The Next 20 Years of Life on Earth: Runaway Global Heating.

If James Lovelock is correct, we have roughly 20 years left, (give or take a few), before the CO2 levels push us in uncontrollable global warming. Wild extremes in the weather will be the norm. (They are becoming the norm now). The end result will a 6C to 10C rise by the year 2100, meaning the end of all life as we know it.

It is already stated that at current CO2 levels, the glaciers in Himalayan mountains will be gone by 2030, leaving some 500 million people without water. this projection of glacier lost is true around the world, several rivers will be dry, or seasonal creeks in the next 20 years.

One of the things that never seems to be mentioned, is that rivers aren’t going to be gone suddenly, like a tap being turned off, but will become smaller each year for a number years, and will likely have more stresses put upon them as they dwindle.

A 2C rise, now widely conceded as inevitable, is said to be enough to turn most of the grain belt regions in the US into desert. California produces 75% of our vegetables and is falling into a drought. When species like blue fin tuna are likely to be extinct in the next 10 years, and with overfishing resulting in a collapse of fisheries worldwide, the amount of available food will keep shrinking despite a steady rise in the human population.

Obviously, when food systems around the world fail, along with massive shortages of water, the world population will be taking a nosedive. There is no way to stop the heating from the CO2, as it is already in the atmosphere. Forest death throughout the Canadian Rockies and the Amazon from global heating will but even more CO2 in the atmosphere.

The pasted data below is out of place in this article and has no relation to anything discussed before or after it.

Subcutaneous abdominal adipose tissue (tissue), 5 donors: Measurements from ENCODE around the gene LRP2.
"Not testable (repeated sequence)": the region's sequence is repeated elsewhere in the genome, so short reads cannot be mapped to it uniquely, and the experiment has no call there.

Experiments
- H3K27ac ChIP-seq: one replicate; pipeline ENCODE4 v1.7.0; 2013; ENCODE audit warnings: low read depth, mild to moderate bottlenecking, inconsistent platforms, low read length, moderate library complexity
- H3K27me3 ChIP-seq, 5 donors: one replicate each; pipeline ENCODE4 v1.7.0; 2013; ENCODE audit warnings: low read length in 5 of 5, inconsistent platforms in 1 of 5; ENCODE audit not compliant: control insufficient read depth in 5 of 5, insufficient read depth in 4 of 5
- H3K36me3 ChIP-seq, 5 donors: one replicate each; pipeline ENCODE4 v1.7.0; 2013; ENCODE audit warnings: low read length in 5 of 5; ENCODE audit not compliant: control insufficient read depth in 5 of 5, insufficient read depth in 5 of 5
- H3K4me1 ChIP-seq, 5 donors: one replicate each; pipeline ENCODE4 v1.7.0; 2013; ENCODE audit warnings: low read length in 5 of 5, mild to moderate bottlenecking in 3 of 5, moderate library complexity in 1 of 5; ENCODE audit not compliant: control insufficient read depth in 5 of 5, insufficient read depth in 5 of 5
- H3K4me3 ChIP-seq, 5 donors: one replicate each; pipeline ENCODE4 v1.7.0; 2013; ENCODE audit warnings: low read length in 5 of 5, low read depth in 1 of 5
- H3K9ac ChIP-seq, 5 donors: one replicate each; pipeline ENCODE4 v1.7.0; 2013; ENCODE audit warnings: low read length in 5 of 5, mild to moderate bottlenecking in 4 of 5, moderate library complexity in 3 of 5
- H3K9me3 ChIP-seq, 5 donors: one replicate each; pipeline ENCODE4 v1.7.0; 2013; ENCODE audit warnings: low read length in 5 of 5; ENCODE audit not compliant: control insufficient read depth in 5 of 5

It is always possible that a sudden, catastrophic loss of life in the First World will help delay things because there would suddenly be less cars and less pollution produced with a lot fewer Americans. ( A lot fewer African nomads isn’t going to cut down on CO2 emissions at all). But again, the CO2 overload in the atmosphere already means that the planet is going to warm up, no matter what we do.

The COP15 Copenhagen summit certainly made clear that saving the planet was secondary to making money, and there is little reason to believe that another climate summit, this time in Mexico City in 2010 is going to produce any major shifts in thinking.

So one could say that we’re screwed. We have maybe 20 years of ‘normal’ life left before everything starts to fall apart. What do you do? If I was in my 20s, I would be furious. As it is, I’m old enough that another 20 years before kicking the bucket sounds just about right. Not a great old age, but certainly old enough. I have to have hope because I have children, but I certainly would not blame them if they decide not to have children themselves. In fact, the group VHMENT (pronounced vehement) which stands for Voluntary Human Extinction Movement preaches that the only way to save the planet is for humans to stop reproducing. This might have worked if we had started in the 1970s, but we should been working harder to get off oil in the '70s too.